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Study Guides > College Algebra

Introduction to Conic Sections in Polar Coordinates

Learning Objectives

By the end of this section, you will be able to:
  • Identify a conic in polar form.
  • Graph the polar equations of conics.
  • Define conics in terms of a focus and a directrix.
The planets and their orbits around the sun. (Pluto is included.)Figure 1. Planets orbiting the sun follow elliptical paths. (credit: NASA Blueshift, Flickr)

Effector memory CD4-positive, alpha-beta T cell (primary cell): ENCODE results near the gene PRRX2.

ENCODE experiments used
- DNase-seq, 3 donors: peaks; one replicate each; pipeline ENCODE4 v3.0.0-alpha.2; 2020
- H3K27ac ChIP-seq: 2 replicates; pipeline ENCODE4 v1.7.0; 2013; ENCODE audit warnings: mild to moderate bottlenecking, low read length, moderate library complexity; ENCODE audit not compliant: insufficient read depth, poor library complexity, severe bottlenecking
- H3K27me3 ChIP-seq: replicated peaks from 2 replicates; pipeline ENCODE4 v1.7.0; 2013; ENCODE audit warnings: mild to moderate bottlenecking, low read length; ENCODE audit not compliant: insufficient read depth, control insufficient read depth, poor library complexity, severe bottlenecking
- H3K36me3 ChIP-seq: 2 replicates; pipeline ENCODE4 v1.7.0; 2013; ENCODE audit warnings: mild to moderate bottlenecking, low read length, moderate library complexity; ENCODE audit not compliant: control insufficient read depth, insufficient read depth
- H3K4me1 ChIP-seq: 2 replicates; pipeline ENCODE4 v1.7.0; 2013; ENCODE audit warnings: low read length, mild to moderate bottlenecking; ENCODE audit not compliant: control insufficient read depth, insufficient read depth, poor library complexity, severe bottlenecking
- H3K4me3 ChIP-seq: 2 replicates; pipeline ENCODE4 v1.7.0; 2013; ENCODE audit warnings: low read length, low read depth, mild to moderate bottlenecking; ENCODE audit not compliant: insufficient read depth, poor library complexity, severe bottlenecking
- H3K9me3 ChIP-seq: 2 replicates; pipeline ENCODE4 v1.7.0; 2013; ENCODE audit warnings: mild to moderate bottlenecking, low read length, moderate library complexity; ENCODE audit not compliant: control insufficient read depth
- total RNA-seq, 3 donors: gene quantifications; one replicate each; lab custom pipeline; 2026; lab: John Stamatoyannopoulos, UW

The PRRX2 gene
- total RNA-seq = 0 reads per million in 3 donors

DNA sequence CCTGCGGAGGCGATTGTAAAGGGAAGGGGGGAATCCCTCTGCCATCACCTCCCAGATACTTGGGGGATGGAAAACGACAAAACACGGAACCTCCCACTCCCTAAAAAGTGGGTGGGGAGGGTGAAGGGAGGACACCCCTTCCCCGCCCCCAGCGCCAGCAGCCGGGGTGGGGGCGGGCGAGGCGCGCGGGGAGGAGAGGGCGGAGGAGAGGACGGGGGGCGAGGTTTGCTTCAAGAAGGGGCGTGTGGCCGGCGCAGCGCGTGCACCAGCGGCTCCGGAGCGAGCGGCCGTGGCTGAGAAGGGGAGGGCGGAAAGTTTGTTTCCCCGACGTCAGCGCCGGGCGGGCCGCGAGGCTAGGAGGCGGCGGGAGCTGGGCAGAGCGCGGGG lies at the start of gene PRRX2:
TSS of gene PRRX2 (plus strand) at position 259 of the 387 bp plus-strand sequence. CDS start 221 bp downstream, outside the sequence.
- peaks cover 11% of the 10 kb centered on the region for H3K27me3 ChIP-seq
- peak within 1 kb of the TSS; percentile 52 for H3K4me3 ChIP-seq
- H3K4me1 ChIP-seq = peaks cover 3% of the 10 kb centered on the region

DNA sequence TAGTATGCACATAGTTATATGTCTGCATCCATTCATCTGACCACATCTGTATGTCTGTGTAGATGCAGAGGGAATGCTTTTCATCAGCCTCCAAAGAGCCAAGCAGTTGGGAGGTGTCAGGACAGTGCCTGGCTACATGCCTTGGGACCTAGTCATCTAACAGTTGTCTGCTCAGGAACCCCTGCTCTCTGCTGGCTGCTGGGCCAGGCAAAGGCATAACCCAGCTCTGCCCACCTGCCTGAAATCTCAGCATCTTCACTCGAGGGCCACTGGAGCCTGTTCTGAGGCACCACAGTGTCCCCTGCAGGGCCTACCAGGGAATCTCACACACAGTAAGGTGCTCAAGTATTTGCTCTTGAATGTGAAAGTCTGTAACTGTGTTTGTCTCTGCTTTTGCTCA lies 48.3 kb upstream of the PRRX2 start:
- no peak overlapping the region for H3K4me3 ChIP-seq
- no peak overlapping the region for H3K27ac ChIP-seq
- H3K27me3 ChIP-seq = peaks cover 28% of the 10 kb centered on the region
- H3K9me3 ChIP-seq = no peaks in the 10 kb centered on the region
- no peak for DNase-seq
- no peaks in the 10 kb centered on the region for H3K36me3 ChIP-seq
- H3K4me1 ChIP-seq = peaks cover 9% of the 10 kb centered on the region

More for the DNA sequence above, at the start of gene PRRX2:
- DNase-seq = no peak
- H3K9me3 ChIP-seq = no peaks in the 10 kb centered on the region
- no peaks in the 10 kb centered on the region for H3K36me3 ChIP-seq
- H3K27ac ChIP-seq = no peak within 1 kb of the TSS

Most of us are familiar with orbital motion, such as the motion of a planet around the sun or an electron around an atomic nucleus. Within the planetary system, orbits of planets, asteroids, and comets around a larger celestial body are often elliptical. Comets, however, may take on a parabolic or hyperbolic orbit instead. And, in reality, the characteristics of the planets’ orbits may vary over time. Each orbit is tied to the location of the celestial body being orbited and the distance and direction of the planet or other object from that body. As a result, we tend to use polar coordinates to represent these orbits. In an elliptical orbit, the periapsis is the point at which the two objects are closest, and the apoapsis is the point at which they are farthest apart. Generally, the velocity of the orbiting body tends to increase as it approaches the periapsis and decrease as it approaches the apoapsis. Some objects reach an escape velocity, which results in an infinite orbit. These bodies exhibit either a parabolic or a hyperbolic orbit about a body; the orbiting body breaks free of the celestial body’s gravitational pull and fires off into space. Each of these orbits can be modeled by a conic section in the polar coordinate system.

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